David Garrison is a veteran of stage and television.

New York actor David Garrison is immediately recognizable, be it as a lawyer on “Law And Order,” or Steve Rhoades from the immensely successful “Married … with Children” TV series (1987-1990).

He also appeared with actor Jason Bateman on the sitcom “It’s Your Move” (1984-1985). Though known best for his TV work, Garrison is primarily a theatre actor, essaying multiple roles in many musicals and plays. He has starred on Broadway in A Day in Hollywood/A Night in the Ukraine, where he played the role of Groucho Marx.

He was nominated for a Tony for that role. He”s also appeared on Broadway in Titanic, Torch Song Trilogy, The Pirates of Penzance, Bells are Ringing and Off-Broadway in I Do! I Do! Garrison earned a Drama Desk Award nomination for that performance.

He also played The Wizard in both the Broadway and west coast productions of Wicked. He’s played Nathan Detroit in Guys and Dolls, the Devil in Randy Newman’s Faust, Frosch in Die Fledermaus at the Santa Fe Opera, and Charley in the Arena Stage revival of Merrily We Roll Along, for which he received the Helen Hayes Award.

In addition to the aforementioned TV work, he has also appeared in “The West Wing,” “The Practice,” “Without a Trace,” “Everybody Loves Raymond,” “NYPD Blue,” “Judging Amy,” “Murphy Brown,” and “L.A. Law.”

Though he enjoyed his years on “Married…” he missed the theatre, and asked to be let out of his contract after four years on the show. As a going-away gift, producers of the show gave him a blown-up police mug-shot of him as Rhoades, with the caption: “Gotta’ sing, gotta’ dance, gotta’ fucking starve to death.”

He parted on good terms, returning four times in subsequent seasons detailing the career Rhoades had pursued since he’d last been seen.

Garrison begins a new play called Red Remembers on Sept. 12 (through to November 1), at the Berkshire Theatre Festival in Stockbridge, Ma.

TheImproper: Tell us about the genesis of “Red Remembers” It’s about legendary sportscaster Red Barber, an American icon.

GARRISON: Red was an American original—a pioneer broadcaster both on radio and television, a man who brought baseball to into the homes of countless fans, a Southerner transplanted to New York, a writer and humorist in the grand tradition of Mark Twain and H. L. Menken (Red wrote several books and coined phrases like “the catbird seat” and “rhubarb”), and a man troubled by alcoholism and perfectionism.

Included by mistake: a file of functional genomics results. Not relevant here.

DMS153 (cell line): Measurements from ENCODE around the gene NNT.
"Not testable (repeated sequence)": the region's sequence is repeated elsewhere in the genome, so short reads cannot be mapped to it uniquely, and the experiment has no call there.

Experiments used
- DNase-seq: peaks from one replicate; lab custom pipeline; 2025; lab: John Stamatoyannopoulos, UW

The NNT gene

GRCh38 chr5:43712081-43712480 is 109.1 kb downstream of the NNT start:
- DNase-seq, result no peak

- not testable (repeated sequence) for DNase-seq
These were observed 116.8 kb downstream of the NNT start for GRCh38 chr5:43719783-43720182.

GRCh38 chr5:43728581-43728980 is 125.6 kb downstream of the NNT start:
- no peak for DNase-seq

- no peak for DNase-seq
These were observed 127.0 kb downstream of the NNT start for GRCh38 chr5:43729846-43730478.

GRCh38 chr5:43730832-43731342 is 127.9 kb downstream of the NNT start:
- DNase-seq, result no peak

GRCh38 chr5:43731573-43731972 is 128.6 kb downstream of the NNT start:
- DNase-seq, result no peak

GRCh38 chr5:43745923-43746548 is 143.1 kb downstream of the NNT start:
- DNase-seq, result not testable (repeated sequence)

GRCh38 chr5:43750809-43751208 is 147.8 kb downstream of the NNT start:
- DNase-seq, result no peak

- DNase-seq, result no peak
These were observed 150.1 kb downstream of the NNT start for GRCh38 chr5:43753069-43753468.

Red’s daughter Sarah, now sadly deceased, was a neighbor of mine in Santa Fe, where I have a home, and she brought the script of the play to my attention. The LA writer Andrew Guerdat had approached Sarah about creating a one-man show about Red’s life, and she had given him permission to do so. I was immediately impressed by both Andy’s work and Red’s character. It took me a few years to secure the rights to the play, and to bring Tony-winning director (and baseball fan) John Rando on board, but the final result was worth the wait. While I was doing Wicked on Broadway, we did a one-night presentation at the Vineyard Theatre Off-Broadway. The response was extraordinary, and we knew we needed to take the play to a full production. Kate Maguire at the Berkshire Theatre Festival read the script and invited us to create the premiere at BTF.

IM: Clearly, there are elements of both TV and the stage that excite and embrace you. Tell us what you like about each.

GARRISON: Well, certainly the paycheck is more exciting in TV. I’ve been lucky enough to go back and forth between the stage and television, and a lot of my television work, such as “Married … with Children” has been done in front of a live audience, so it has felt something like a theatre experience, where as an actor you have more control over your performance. On film, or single-camera television, performances are often created more by the cameraman, director and editor than by the actor. I like the subtlety working on camera allows, but I prefer the excitement of live theatre.

IM: I would say that each benefits the other? Is that a fair statement?

Garrison: I think it’s fair to say that theatre-trained actors have some advantages over actors who’ve never had to face the discipline of eight shows a week, or who have only worked on camera. On the other hand, camera work forces a theatre actor to be very exacting and economical in expression. It’s the difference between playing violin in a Beethoven symphony and in a Beethoven string quartet. Both forms inform the other.

IM: Tell us about the “Married … with Children” experience. Working with such a stellar cast of actors must have been tremendously rewarding.

Garrison: Well, it was certainly a hell of a lot of fun. We set out to break the rules of the family sit-com (remember, this was before “Roseanne,” “The Simpsons,” and all the rest that followed), and we did just that. It’s always fun to be the bad boys. I believe the working title of the series was “Not the Cosby’s,” an unusable, if appropriate, moniker.